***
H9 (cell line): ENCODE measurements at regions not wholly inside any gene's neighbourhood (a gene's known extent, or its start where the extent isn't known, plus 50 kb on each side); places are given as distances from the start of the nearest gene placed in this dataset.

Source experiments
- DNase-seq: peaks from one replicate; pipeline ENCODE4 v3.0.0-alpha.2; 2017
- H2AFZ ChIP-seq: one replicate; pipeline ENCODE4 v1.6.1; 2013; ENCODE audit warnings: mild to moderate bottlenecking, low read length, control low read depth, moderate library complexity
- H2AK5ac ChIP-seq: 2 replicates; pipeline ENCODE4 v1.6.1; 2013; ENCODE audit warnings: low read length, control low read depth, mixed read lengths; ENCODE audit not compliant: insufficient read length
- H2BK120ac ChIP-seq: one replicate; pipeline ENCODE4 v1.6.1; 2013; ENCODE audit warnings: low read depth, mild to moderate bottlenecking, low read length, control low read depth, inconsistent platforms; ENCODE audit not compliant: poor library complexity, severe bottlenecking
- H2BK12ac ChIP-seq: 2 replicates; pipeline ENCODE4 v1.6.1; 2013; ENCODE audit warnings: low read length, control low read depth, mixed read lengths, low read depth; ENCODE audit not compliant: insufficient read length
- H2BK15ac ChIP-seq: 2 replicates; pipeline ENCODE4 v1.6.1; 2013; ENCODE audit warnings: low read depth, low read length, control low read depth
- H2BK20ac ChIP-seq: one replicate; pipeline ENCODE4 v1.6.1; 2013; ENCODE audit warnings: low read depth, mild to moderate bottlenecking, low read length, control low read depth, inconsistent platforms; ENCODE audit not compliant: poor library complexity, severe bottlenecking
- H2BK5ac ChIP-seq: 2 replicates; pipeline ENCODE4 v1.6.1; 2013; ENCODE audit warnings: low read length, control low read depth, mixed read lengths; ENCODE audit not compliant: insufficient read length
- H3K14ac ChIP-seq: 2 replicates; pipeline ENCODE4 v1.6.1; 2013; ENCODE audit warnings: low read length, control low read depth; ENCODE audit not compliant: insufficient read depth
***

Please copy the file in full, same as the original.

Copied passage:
H9 (cell line): ENCODE measurements at regions not wholly inside any gene's neighbourhood (a gene's known extent, or its start where the extent isn't known, plus 50 kb on each side); places are given as distances from the start of the nearest gene placed in this dataset.

Source experiments
- DNase-seq: peaks from one replicate; pipeline ENCODE4 v3.0.0-alpha.2; 2017
- H2AFZ ChIP-seq: one replicate; pipeline ENCODE4 v1.6.1; 2013; ENCODE audit warnings: mild to moderate bottlenecking, low read length, control low read depth, moderate library complexity
- H2AK5ac ChIP-seq: 2 replicates; pipeline ENCODE4 v1.6.1; 2013; ENCODE audit warnings: low read length, control low read depth, mixed read lengths; ENCODE audit not compliant: insufficient read length
- H2BK120ac ChIP-seq: one replicate; pipeline ENCODE4 v1.6.1; 2013; ENCODE audit warnings: low read depth, mild to moderate bottlenecking, low read length, control low read depth, inconsistent platforms; ENCODE audit not compliant: poor library complexity, severe bottlenecking
- H2BK12ac ChIP-seq: 2 replicates; pipeline ENCODE4 v1.6.1; 2013; ENCODE audit warnings: low read length, control low read depth, mixed read lengths, low read depth; ENCODE audit not compliant: insufficient read length
- H2BK15ac ChIP-seq: 2 replicates; pipeline ENCODE4 v1.6.1; 2013; ENCODE audit warnings: low read depth, low read length, control low read depth
- H2BK20ac ChIP-seq: one replicate; pipeline ENCODE4 v1.6.1; 2013; ENCODE audit warnings: low read depth, mild to moderate bottlenecking, low read length, control low read depth, inconsistent platforms; ENCODE audit not compliant: poor library complexity, severe bottlenecking
- H2BK5ac ChIP-seq: 2 replicates; pipeline ENCODE4 v1.6.1; 2013; ENCODE audit warnings: low read length, control low read depth, mixed read lengths; ENCODE audit not compliant: insufficient read length
- H3K14ac ChIP-seq: 2 replicates; pipeline ENCODE4 v1.6.1; 2013; ENCODE audit warnings: low read length, control low read depth; ENCODE audit not compliant: insufficient read depth